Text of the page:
Mediation achieves resolution for racial discrimination complaintJuly 27, 2018
The Saskatchewan Human Rights Commission is pleased to announce that a settlement has been reached in a complaint of discrimination based on ancestry and race. On December 10, 2014, Regina Police Service officers used force to detain Mr. Simon Ash-Moccasin while investigating a call. Mr. Ash-Moccasin did not match the description of the suspect in that investigation, nor was he engaged in any unlawful activity. Mr. Ash-Moccasin was subsequently released. He filed a complaint alleging that the Regina Police Service discriminated against him in the provision of public services under s. 12 of the Code on the basis of his Indigenous race and ancestry.
“Indigenous people in Saskatchewan are subject to racism in public services, including policing. Police services throughout the province need to take steps to counteract bias and discrimination and improve their relationships with Indigenous people,” said David Arnot, Chief Commissioner of the SHRC.
The Regina Police Service did not admit to breaching of the Code, but did apologize to Mr. Ash-Moccasin for how he was treated. The SHRC supports the Regina Police Service’s commitment to the Calls to Action of the Truth and Reconciliation Commission. The mediated settlement agreement ensures that the Regina Police Service will continue to train and educate its personnel to improve inter-cultural competency and prevent discrimination and bias in policing. Mr. Ash-Moccasin also received monetary compensation as part of the mediated settlement.
“Mediation is an effective tool in resolving human rights complaints and achieving reasonable and restorative resolutions that meet the needs of all parties,” said Arnot. “When people are willing to sit down, communicate, and participate in the process, they are better able to move forward and find ways to fairly and efficiently resolve their disputes. Consensus outcomes like this one are the best method to correct problems of the past while improving relationships for the future.”
JOINT PUBLIC STATEMENT (Ash-Moccasin/Regina Police Service)
On December 10, 2014 two members of the Regina Police Service were responding to a call for service. As part of their investigation, they stopped Mr. Simon Ash-Moccasin and used force to detain him. It was subsequently learned he was not engaging in unlawful activity when he was stopped. In response to this incident, Mr. Ash-Moccasin filed a Human Rights Complaint against the Regina Police Service.
The Regina Police Service formally acknowledges the hurt suffered by Mr. Ash-Moccasin as a result of his detention, and the force used against him. The Regina Police Service, and the members involved, have formally apologized to Mr. Ash-Moccasin for this incident, and Mr. Moccasin has accepted this apology.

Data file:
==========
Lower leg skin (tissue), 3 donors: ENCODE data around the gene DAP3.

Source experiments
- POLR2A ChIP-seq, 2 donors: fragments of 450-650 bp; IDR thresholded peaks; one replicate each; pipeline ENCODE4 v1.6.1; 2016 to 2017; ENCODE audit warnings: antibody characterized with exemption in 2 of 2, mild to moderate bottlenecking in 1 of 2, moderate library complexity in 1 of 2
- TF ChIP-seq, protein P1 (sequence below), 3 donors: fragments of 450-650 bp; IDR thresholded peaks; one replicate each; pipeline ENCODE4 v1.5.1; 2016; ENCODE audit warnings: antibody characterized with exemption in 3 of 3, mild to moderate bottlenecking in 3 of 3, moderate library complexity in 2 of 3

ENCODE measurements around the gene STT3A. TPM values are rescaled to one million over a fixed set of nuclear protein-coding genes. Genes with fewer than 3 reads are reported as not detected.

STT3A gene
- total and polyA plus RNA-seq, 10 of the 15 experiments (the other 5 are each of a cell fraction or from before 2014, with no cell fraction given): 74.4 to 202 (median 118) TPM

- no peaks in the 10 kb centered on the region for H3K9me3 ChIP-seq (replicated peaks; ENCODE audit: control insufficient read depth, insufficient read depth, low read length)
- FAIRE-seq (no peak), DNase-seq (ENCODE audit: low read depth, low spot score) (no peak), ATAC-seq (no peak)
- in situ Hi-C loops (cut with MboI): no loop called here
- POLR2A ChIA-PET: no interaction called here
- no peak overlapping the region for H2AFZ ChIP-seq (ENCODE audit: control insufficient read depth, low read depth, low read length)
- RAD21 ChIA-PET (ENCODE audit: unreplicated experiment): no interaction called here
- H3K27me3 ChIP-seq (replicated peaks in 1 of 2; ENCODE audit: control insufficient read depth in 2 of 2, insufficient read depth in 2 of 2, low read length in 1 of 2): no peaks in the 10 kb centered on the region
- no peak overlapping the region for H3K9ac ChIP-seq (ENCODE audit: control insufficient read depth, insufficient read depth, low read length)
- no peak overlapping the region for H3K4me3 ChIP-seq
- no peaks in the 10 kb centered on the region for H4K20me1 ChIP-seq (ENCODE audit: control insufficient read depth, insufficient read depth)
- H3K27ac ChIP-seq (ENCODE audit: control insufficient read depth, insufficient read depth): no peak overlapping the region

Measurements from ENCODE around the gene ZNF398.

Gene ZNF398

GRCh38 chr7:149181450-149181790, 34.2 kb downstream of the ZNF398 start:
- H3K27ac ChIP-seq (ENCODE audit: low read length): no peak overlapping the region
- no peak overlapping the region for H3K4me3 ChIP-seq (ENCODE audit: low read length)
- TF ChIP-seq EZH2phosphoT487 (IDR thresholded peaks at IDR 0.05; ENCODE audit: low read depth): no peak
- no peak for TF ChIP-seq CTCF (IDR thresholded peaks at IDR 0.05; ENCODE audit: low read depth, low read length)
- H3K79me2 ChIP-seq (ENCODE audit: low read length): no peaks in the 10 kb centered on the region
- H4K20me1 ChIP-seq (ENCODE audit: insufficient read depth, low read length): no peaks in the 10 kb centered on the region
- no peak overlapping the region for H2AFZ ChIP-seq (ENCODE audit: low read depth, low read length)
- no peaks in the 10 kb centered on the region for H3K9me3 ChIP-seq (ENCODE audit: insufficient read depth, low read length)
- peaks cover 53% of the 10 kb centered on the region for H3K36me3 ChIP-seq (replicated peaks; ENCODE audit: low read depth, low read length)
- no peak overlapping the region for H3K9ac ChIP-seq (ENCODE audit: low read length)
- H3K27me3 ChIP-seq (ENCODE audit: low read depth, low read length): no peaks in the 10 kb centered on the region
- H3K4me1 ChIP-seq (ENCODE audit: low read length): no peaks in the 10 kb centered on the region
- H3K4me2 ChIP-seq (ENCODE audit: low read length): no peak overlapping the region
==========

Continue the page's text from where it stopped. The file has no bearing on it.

The Regina Police Service has taken responsibility for this incident, and has taken corrective steps to ensure a similar incident does not occur again. To that end, the Regina Police Service has engaged in organization wide training to remind and re-educate members about their legal authorities and of the Constitutional rights of all members of the public, in order to prevent a similar situation from occurring in the future. In addition, since this incident, the Regina Police Service has implemented increased cultural competency training, specifically training on the history of Indigenous people, including the impact of Residential Schools, the 60s scoop, and the Truth and Reconciliation Commission’s Calls to Action. The Regina Police Service remains committed to Mr. Moccasin, and all members of the public. It is our hope that through this incident, and the training implemented, the Regina Police Service will emerge as a stronger and more responsive organization.
The parties have reached a mutually agreeable resolution.
Mr. Simon Ash-Mocassin expresses his gratitude to the Human Rights Commission and lawyer Scott Newell for their work on his behalf and to the Public Complaints Commission for their service in this matter. He congratulates his lawyer Larry Kowalchuk for staying the course and his guidance. Finally Mr. Ash-Mocassin wishes to thank the following for their kind assistance: Florence Stratton, Chris Kortright, Michelle Stewart, Bob Hughes, Andrew Loewen and the members and supporters of the Saskatchewan Coalition Against Racism and the loving support of his partner Ashley and his oldest children Maija and Sage throughout this journey towards justice and reconciliation. He added: “I am pleased with this outcome and the understanding shown by Chief Evan Bray”.